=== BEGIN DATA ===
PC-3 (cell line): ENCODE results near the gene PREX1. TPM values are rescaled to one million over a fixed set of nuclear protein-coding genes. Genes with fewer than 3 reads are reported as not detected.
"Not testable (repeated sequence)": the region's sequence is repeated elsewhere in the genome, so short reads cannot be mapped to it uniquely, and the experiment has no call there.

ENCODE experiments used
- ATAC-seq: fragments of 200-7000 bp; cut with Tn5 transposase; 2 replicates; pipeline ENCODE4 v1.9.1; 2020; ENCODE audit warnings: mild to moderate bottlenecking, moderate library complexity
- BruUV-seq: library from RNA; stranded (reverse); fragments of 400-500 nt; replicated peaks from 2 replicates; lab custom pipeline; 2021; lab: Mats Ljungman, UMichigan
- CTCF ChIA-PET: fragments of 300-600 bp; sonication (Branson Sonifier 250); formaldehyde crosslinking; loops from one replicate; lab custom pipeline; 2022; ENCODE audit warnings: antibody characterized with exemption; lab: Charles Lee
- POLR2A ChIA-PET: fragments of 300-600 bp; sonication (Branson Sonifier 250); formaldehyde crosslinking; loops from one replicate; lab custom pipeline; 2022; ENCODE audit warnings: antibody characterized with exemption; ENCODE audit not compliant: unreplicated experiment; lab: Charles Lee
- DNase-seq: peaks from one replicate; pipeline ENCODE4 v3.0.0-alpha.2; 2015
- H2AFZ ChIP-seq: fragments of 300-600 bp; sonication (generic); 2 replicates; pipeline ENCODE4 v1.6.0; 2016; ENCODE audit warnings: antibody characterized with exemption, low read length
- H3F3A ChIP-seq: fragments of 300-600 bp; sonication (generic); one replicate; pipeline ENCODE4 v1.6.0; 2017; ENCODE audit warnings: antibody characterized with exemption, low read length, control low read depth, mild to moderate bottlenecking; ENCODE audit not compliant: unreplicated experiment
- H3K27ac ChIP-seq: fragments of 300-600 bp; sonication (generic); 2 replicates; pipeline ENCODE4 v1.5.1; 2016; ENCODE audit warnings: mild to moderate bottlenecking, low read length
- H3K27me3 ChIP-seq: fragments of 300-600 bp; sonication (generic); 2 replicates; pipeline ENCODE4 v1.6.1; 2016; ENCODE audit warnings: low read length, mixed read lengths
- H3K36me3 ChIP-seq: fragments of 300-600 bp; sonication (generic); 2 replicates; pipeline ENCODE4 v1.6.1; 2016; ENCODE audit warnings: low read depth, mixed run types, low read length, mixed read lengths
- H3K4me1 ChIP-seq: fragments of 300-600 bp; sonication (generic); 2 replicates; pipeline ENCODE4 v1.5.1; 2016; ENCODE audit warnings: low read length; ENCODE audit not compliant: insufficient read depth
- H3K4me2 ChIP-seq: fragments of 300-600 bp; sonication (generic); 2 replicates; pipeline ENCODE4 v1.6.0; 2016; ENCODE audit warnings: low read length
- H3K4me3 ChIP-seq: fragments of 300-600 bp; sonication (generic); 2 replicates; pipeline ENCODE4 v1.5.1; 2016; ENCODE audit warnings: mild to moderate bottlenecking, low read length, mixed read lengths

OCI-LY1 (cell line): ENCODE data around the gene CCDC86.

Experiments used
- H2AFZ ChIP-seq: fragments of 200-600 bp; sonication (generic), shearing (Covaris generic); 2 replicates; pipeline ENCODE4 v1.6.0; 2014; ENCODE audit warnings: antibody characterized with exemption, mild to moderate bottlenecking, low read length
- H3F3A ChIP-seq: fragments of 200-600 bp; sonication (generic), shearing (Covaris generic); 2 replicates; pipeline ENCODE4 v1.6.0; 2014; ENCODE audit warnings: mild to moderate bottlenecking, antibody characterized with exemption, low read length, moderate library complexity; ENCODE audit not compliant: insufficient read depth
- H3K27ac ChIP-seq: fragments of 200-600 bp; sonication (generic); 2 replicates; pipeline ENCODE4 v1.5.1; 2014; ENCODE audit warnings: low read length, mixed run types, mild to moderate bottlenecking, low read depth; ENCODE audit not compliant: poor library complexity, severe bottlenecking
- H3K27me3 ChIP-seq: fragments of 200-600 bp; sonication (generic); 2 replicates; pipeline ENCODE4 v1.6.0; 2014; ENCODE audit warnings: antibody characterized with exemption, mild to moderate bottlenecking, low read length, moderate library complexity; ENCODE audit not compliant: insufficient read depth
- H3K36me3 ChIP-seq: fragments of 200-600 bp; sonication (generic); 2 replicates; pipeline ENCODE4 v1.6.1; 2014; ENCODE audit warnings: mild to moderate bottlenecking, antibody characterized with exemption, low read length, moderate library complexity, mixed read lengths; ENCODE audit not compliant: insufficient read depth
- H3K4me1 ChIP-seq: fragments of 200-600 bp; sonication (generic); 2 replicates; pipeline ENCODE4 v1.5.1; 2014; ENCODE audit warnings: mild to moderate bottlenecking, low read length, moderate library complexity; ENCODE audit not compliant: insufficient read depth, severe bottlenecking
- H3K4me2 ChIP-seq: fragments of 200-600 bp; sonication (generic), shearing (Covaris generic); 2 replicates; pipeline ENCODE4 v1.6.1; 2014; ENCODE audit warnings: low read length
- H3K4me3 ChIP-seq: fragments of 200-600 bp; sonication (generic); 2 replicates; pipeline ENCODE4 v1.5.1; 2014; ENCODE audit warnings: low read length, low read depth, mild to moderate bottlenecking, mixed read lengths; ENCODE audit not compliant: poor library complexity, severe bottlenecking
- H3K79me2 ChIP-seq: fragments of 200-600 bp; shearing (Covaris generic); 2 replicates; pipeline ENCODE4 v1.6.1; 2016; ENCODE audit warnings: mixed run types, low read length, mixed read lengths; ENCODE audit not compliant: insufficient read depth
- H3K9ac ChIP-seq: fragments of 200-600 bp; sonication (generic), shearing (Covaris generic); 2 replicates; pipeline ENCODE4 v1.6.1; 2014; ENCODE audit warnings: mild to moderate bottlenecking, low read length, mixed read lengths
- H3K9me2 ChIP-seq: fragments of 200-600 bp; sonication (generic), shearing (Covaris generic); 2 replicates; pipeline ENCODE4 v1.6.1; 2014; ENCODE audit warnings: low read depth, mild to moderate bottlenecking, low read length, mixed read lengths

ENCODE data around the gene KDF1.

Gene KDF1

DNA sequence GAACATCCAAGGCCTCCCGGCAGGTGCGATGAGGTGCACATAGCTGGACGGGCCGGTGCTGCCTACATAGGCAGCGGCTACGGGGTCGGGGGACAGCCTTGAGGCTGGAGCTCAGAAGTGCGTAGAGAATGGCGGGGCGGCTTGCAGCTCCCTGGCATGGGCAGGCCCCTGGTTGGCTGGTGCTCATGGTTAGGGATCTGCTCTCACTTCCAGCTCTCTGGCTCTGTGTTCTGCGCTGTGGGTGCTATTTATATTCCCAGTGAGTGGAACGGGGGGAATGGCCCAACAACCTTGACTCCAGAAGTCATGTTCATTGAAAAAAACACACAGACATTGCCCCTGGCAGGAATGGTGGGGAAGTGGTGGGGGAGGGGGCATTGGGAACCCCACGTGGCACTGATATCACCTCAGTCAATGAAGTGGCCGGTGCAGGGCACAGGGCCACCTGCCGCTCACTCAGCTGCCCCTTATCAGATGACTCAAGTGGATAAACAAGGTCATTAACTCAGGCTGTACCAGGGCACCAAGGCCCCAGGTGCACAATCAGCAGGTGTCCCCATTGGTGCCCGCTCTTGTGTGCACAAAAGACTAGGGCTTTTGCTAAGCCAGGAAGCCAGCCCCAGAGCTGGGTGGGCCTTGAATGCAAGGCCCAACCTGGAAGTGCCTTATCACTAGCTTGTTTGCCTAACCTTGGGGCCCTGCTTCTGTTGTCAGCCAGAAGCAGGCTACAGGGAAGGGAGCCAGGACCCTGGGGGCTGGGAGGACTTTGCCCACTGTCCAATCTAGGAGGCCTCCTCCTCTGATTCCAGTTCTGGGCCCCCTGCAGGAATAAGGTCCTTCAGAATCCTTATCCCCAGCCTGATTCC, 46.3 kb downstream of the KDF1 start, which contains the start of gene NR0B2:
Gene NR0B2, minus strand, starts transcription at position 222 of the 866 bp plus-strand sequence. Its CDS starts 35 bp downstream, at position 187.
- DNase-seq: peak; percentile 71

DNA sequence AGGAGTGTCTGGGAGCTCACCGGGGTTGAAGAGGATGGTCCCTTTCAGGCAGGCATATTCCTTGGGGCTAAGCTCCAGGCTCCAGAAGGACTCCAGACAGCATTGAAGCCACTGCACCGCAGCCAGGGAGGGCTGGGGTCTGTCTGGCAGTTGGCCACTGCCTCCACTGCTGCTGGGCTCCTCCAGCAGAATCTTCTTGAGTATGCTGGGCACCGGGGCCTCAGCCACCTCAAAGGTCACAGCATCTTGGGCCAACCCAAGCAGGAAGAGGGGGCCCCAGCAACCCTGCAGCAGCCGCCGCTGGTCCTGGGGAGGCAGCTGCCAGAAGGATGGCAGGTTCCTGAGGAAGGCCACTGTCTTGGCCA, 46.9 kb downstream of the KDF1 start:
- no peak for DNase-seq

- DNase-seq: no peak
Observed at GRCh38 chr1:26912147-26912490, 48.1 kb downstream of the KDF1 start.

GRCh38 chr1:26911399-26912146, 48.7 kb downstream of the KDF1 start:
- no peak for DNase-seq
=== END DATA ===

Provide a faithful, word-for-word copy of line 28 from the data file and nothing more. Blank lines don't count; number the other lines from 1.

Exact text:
- H3K9ac ChIP-seq: fragments of 200-600 bp; sonication (generic), shearing (Covaris generic); 2 replicates; pipeline ENCODE4 v1.6.1; 2014; ENCODE audit warnings: mild to moderate bottlenecking, low read length, mixed read lengths